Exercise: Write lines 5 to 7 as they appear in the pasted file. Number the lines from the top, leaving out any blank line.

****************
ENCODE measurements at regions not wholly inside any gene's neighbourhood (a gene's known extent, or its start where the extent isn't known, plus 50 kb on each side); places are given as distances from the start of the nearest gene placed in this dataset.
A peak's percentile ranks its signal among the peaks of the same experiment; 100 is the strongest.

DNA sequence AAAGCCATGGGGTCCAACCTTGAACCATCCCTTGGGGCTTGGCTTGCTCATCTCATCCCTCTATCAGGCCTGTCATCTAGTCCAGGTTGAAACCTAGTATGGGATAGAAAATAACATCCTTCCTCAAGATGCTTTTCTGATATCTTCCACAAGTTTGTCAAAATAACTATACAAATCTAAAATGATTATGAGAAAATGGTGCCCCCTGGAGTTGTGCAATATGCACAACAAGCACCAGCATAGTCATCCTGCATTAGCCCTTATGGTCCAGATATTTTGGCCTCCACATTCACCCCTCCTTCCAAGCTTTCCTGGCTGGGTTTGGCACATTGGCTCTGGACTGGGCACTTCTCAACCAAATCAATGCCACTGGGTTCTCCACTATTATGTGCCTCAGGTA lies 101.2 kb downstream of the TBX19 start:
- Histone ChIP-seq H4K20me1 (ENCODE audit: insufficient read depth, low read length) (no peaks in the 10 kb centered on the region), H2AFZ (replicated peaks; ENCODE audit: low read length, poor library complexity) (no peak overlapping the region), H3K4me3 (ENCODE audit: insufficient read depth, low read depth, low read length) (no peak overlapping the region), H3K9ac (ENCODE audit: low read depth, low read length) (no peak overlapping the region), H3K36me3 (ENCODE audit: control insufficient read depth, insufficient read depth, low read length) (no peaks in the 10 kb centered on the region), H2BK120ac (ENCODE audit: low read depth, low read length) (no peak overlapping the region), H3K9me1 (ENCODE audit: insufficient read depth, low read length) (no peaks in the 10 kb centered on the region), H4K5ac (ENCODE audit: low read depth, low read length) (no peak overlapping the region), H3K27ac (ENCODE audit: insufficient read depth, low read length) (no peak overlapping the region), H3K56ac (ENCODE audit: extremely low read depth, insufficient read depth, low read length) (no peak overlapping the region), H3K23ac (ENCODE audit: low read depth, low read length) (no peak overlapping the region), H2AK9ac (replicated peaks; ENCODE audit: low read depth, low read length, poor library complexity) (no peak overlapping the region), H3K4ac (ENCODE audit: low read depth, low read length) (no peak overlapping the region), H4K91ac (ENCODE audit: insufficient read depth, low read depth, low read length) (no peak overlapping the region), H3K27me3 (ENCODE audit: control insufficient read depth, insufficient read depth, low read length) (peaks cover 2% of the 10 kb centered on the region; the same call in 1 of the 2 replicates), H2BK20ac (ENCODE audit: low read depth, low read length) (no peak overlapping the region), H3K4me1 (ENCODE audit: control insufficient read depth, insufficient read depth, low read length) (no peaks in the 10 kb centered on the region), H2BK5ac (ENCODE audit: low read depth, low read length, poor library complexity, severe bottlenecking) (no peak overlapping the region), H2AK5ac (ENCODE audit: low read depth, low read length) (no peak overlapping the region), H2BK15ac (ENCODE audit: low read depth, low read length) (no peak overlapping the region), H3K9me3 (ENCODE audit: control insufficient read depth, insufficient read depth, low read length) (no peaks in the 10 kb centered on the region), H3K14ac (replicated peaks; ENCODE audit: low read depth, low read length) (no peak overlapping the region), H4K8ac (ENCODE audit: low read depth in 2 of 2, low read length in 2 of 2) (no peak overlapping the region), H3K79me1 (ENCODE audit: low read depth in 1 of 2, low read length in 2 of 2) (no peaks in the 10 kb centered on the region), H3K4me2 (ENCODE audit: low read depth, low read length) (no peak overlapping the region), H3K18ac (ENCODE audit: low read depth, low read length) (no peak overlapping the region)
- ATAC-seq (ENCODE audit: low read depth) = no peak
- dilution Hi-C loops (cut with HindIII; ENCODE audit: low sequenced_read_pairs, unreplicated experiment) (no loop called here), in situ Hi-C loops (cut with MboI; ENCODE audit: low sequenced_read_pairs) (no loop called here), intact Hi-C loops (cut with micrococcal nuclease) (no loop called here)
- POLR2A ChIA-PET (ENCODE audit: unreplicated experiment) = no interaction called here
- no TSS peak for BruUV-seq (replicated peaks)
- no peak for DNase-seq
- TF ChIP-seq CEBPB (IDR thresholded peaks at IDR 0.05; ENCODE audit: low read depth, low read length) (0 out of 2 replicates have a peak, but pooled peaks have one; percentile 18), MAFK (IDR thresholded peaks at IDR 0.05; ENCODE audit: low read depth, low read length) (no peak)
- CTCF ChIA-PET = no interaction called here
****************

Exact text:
- ATAC-seq (ENCODE audit: low read depth) = no peak
- dilution Hi-C loops (cut with HindIII; ENCODE audit: low sequenced_read_pairs, unreplicated experiment) (no loop called here), in situ Hi-C loops (cut with MboI; ENCODE audit: low sequenced_read_pairs) (no loop called here), intact Hi-C loops (cut with micrococcal nuclease) (no loop called here)
- POLR2A ChIA-PET (ENCODE audit: unreplicated experiment) = no interaction called here